Even if not shown in competition, this dog loves mental and physical challenges especially new things to accomplish whenever possible. Exceptionally obedient in the right hands, the Staffordshire Bull Terrier is a fast learner and is remarkably smart.
The Staffordshire Bull Terrier "can" get along with other pets provided it is socialized early, but take care to make sure pets get along before you leave them alone together.
In addition, you MUST be firm and consistent with your naturally very obedient and amiable pet; this is not a pet you can give “free rein” despite its predominantly agreeable nature. Unless you stand firm in your role as pack leader, the Staffordshire Bull Terrier will most definitely take over, and this may make for a rather unhappy household. With firm boundaries and plenty of love and affection, however, the Staffordshire Bull Terrier is a joy to be around, and an endless source of devotion, love and entertainment. You name it, this dog has it all.
This little dog can tolerate life in an apartment perfectly well, although it will need lots of exercise to exhaust its relentless level of energy. If you give your pet plenty of opportunities for exercise outside, that boundless energy is quite well contained inside – although still very much present. This dog responds well to crate training, which is an excellent way to keep your pet both safe and happy if you're going to be away for a short period of time.
Toys deserve their own little section here because this dog has very strong jaws. You might not be surprised at that, given the breed's history, but it means that the toys you give your dog, too, must be very strong. Avoid small toys or plastic toys that can be broken so that small pieces can be swallowed. Puppies, too, should not be allowed to chew on human hands or on anything other than toys even during the "cute" stage, to avoid unintentional injury and property damage.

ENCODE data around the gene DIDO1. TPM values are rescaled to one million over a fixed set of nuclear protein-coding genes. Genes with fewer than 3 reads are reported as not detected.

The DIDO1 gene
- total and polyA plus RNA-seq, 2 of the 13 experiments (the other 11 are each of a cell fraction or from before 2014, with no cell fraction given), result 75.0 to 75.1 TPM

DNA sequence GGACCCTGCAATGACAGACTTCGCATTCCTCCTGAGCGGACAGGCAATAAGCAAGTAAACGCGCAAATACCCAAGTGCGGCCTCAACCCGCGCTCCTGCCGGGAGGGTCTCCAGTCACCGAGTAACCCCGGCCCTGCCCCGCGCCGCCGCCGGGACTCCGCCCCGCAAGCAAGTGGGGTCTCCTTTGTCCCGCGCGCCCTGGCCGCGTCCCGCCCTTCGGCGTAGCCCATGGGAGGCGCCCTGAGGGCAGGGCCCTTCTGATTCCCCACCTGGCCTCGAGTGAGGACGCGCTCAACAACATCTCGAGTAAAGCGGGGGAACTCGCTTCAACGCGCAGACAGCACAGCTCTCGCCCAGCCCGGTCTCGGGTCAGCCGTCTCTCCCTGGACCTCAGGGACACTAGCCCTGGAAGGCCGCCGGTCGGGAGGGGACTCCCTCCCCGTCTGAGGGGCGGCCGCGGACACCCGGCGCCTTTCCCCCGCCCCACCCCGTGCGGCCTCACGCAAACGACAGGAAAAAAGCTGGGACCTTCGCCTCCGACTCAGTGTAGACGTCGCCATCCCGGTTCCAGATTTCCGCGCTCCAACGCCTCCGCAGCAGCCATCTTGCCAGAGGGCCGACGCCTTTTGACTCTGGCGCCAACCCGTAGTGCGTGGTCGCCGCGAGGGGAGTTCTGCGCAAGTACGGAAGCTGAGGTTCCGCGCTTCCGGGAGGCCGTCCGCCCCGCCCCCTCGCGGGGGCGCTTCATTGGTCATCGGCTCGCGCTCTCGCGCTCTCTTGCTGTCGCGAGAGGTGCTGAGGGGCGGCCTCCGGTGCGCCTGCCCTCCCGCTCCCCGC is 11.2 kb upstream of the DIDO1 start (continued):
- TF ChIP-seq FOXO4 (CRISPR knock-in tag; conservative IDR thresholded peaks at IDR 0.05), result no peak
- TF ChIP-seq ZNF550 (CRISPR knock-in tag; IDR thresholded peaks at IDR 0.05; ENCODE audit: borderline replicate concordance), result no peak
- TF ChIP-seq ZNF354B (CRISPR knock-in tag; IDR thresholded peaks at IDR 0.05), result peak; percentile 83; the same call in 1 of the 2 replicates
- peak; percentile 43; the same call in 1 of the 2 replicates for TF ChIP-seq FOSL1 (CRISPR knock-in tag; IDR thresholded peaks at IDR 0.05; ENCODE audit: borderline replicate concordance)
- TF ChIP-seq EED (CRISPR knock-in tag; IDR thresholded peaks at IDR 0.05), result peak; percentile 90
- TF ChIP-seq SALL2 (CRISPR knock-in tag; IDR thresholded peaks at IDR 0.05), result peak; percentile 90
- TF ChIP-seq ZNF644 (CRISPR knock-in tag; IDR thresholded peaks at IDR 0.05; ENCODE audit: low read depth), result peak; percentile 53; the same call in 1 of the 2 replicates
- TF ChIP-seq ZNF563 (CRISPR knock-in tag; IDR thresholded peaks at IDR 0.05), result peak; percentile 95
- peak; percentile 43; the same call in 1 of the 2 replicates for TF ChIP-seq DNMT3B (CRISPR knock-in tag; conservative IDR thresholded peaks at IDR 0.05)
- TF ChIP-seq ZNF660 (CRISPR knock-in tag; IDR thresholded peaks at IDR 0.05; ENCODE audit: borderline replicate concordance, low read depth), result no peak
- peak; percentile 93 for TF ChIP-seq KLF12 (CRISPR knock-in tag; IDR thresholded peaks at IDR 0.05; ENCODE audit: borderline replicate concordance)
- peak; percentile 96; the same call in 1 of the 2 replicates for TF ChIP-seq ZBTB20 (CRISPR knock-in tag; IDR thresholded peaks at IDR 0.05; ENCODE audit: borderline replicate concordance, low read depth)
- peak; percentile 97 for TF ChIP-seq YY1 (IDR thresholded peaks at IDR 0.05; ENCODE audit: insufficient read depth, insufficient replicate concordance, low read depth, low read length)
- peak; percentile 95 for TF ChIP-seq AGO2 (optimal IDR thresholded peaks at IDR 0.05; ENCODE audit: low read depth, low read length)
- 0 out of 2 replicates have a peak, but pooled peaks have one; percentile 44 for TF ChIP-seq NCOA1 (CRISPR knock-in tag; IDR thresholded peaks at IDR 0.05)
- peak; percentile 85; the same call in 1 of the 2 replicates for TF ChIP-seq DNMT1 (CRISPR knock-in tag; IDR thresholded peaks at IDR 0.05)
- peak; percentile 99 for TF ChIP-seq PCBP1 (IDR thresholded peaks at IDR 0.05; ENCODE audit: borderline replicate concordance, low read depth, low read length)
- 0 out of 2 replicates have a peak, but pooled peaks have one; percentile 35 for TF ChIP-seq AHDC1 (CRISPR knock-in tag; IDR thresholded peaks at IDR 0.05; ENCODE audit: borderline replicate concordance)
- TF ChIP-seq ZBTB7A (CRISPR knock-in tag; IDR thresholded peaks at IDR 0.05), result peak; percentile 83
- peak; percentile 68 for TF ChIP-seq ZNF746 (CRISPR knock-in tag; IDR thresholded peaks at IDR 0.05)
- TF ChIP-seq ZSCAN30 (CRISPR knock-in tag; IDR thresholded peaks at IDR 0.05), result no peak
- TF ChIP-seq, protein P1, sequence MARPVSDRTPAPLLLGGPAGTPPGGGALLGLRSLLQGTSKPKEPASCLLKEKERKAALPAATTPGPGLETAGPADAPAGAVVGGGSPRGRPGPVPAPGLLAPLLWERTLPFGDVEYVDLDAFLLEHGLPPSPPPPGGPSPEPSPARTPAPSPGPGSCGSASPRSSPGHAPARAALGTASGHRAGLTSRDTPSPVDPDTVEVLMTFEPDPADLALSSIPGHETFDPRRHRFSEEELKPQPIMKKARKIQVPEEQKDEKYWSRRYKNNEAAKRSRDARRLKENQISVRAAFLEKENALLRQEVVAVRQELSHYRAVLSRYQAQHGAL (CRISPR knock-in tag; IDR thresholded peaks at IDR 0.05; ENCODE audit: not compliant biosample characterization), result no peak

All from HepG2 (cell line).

The Staffordshire Bull Terrier can be prone to genetic health problems like hip and elbow dysplasia, juvenile cataracts, and patellar luxation. Your breeder should be able to give you written documentation from the Orthopedic Foundation for Animals or the University Of Pennsylvania that shows your puppy's parents have hips that are rated fair to excellent. The OFA certification should show that the parents of your puppy do not have hip or elbow dysplasia and that their knees do not luxate or slip out of place. Mast cell tumors can also be a problem. Average life expectancy for this sturdy breed is 10 to 16 years.
It's easy to groom your pet; smooth and shorthaired, your pet's coat simply needs a regular brushing with a slicker brush or firm bristle brush; bathe only as necessary. Rub coat with a piece of chamois for a gleaming finish.
Staffordshire Bull Terrier.
Retrieved May 10, 2015.
Staffordshire Bull Terrier (English Staffordshire Bull Terrier) (Staffie) (Staffy) (Stafford) (Staffordshire).
Retrieved May 10, 2015.
Staffordshire Bull Terriers.
Retrieved May 10, 2015.